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Tuesday, May 21, 2024
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Photo Focus: Celebrating Community at Annual Christmas Challenge of the Carols

In Emancipation Garden on Christmas Morning, a festive crowd enjoyed each other’s holiday presence. It was time for the 47th Challenge of the Carols. Close to 300 early risers came to hear choirs, traditional and new, perform holiday favorites in the David Monsanto Bandstand in downtown Charlotte Amalie.

Gathering in the Garden for Christmas (Photo by Judi Shimel)

Many came dressed for the occasion; fur-ringed red hats, red dresses, tree light neckwear. And while some at other events donned sweaters they wouldn’t wear anywhere else, Diane Gibson and her crew showed up on Christmas morning decked out in pajamas

Diane Gibson and the Pajama Day Gang. (Photo by Judi Shimel)

The Voices of Love kicked off the morning’s music at dawn with echo caroling. Bethel Baptist Choir, Merry Caroliers, and the Party/Hardy Caroliers came with traditional hymns and melodies. Fans turned out to hear solo performances by accordionist Oleik Ledee, and singer Lorna Freeman-Woodley. Louis Taylor and Friends added jazz accents to the musical fare.

Then came the new generation sounds of Three G Christmas, and the musical youth of SPARKS…

Three G renders a tune. (Photo by Judi Shimel)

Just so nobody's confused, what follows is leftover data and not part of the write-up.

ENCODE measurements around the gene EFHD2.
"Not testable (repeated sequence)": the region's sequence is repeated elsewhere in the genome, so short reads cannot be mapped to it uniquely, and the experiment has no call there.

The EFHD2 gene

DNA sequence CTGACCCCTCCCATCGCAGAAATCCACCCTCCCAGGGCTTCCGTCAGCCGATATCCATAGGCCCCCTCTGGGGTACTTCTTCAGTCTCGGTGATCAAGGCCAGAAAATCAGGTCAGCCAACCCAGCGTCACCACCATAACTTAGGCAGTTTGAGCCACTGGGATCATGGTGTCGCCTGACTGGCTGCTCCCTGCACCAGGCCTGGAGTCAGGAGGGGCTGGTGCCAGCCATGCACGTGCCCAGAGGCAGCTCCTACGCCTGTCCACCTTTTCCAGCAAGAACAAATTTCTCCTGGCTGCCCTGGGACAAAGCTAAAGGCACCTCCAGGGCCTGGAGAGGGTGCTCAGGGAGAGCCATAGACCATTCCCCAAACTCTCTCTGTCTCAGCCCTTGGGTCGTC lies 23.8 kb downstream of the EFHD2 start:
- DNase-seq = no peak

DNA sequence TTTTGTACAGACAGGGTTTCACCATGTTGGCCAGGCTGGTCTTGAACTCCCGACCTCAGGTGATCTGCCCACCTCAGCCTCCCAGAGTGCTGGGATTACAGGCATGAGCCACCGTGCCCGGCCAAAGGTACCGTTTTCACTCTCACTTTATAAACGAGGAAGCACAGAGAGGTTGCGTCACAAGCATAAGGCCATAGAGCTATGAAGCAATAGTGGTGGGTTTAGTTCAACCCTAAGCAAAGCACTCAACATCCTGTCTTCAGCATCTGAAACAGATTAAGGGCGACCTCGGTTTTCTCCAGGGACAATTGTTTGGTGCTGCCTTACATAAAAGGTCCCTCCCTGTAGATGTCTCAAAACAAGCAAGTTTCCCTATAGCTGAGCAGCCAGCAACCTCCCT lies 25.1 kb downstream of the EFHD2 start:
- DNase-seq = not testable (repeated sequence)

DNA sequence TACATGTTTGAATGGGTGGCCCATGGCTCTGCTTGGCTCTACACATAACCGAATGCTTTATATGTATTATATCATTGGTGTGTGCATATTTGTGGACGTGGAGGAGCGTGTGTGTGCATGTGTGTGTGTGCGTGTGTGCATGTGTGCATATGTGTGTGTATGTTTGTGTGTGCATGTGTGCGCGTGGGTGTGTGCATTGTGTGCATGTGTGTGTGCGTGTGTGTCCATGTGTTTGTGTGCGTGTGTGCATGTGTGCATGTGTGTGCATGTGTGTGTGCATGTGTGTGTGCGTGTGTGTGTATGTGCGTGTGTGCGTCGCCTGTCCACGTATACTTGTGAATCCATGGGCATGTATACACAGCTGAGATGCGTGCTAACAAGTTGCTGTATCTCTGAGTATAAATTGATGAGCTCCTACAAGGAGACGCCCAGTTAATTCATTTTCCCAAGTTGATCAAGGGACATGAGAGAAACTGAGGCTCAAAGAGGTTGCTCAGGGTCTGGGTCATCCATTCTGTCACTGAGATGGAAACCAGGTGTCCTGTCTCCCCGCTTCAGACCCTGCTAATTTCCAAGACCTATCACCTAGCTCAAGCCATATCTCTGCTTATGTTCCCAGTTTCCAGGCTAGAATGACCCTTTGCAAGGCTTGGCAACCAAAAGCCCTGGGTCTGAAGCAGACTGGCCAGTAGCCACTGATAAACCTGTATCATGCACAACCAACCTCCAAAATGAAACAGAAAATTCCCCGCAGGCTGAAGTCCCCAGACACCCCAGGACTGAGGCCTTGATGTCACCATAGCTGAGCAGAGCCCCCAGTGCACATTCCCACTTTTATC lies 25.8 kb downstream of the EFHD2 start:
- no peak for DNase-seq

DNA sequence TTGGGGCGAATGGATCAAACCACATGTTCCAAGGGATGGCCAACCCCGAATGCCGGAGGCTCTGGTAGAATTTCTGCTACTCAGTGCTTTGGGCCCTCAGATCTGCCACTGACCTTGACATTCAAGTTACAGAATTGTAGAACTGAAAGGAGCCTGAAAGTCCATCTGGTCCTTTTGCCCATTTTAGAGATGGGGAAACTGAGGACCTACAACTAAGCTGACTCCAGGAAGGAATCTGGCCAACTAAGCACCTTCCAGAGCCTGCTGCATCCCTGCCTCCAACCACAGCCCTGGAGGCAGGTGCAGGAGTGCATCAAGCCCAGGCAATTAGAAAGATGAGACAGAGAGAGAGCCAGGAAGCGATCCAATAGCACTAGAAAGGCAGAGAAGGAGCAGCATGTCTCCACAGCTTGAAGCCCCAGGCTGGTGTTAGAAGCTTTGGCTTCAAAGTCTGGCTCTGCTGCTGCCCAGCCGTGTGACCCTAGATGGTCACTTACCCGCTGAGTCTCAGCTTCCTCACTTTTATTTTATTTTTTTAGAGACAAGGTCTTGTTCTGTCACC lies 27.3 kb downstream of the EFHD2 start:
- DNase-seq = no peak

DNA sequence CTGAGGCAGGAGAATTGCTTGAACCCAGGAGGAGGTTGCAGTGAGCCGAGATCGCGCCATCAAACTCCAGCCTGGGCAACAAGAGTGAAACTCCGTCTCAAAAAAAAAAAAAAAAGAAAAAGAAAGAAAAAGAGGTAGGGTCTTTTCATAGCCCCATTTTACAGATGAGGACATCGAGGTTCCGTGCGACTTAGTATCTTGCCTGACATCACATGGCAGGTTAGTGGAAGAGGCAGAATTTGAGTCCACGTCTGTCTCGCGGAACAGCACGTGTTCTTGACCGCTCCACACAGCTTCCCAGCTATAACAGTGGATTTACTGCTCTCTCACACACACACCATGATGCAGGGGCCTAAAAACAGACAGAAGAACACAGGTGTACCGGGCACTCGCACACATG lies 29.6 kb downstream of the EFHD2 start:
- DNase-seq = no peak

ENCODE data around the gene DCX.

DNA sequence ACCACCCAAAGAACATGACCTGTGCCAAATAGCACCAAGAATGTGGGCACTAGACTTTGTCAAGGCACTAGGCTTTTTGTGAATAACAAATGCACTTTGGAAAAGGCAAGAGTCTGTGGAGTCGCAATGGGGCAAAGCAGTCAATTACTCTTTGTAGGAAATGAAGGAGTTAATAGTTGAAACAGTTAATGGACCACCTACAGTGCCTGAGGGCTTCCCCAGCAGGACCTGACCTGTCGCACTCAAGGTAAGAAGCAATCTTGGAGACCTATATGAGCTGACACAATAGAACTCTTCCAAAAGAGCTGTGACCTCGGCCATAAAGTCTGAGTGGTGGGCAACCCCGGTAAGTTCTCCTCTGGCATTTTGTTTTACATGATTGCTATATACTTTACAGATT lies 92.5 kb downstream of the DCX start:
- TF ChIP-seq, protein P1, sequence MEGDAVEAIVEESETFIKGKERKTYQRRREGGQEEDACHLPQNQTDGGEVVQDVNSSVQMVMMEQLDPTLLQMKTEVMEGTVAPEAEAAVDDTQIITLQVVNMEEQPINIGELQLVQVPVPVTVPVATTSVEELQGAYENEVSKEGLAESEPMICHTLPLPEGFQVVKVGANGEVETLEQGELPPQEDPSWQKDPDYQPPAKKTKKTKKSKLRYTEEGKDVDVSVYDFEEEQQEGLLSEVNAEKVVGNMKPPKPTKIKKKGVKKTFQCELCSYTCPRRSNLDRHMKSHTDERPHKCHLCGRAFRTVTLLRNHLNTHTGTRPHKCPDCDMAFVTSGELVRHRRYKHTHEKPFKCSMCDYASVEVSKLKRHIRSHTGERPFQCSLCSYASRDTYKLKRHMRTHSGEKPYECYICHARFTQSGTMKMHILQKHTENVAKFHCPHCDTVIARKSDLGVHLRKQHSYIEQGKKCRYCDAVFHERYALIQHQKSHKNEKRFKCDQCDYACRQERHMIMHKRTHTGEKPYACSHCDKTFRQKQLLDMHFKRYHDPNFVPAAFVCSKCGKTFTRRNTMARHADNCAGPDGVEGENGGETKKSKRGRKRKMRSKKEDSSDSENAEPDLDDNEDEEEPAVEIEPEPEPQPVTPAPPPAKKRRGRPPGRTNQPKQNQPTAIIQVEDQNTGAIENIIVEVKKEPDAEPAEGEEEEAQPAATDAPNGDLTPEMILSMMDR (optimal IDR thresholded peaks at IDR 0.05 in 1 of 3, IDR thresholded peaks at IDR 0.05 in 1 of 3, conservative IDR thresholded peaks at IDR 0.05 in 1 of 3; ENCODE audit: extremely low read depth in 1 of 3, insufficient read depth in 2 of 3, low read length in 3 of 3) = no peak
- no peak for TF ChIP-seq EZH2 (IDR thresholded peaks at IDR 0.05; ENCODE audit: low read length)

… all to the delight of Myron Jackson and Vernon Finch from Emancipation Garden Christmas Card, Inc. In between announcing the next acts, they basked in the mild sunshine, savoring the holiday spirit.

Challenge of the Carols emcees Myron Jackson and Vernon Finch (Photo by Judi Shimel)

It was also their duty to announce the 2023 honorees — Charlotte Amalie High School Rotary Interact Club for the Esther Marks Award; Ledee for the Alexander Lloyd Award; Edwin Davis and Family winning the Luther Robles Award, and the Community Foundation of the Virgin Islands taking home the Governor’s Award.

Lt. Gov. Tregenza Roach conveyed the season’s greetings on behalf of Gov. Albert Bryan Jr., wishing everyone a safe and festive Christmas.

The tradition of Christmas caroling began with the serenades when neighbors strolled from house to house from midnight until dawn. By the 1970s the tradition continued in a new venue and a new concept of competing neighborhood choirs.

“Competition between the choirs was not the purpose, yet they all rehearsed in secret for weeks before Christmas. This supposedly precluded a choir from knowing what any others were planning,” according to The Legacy (of) Caroling in the Virgin Islands, found in the event’s program booklet.

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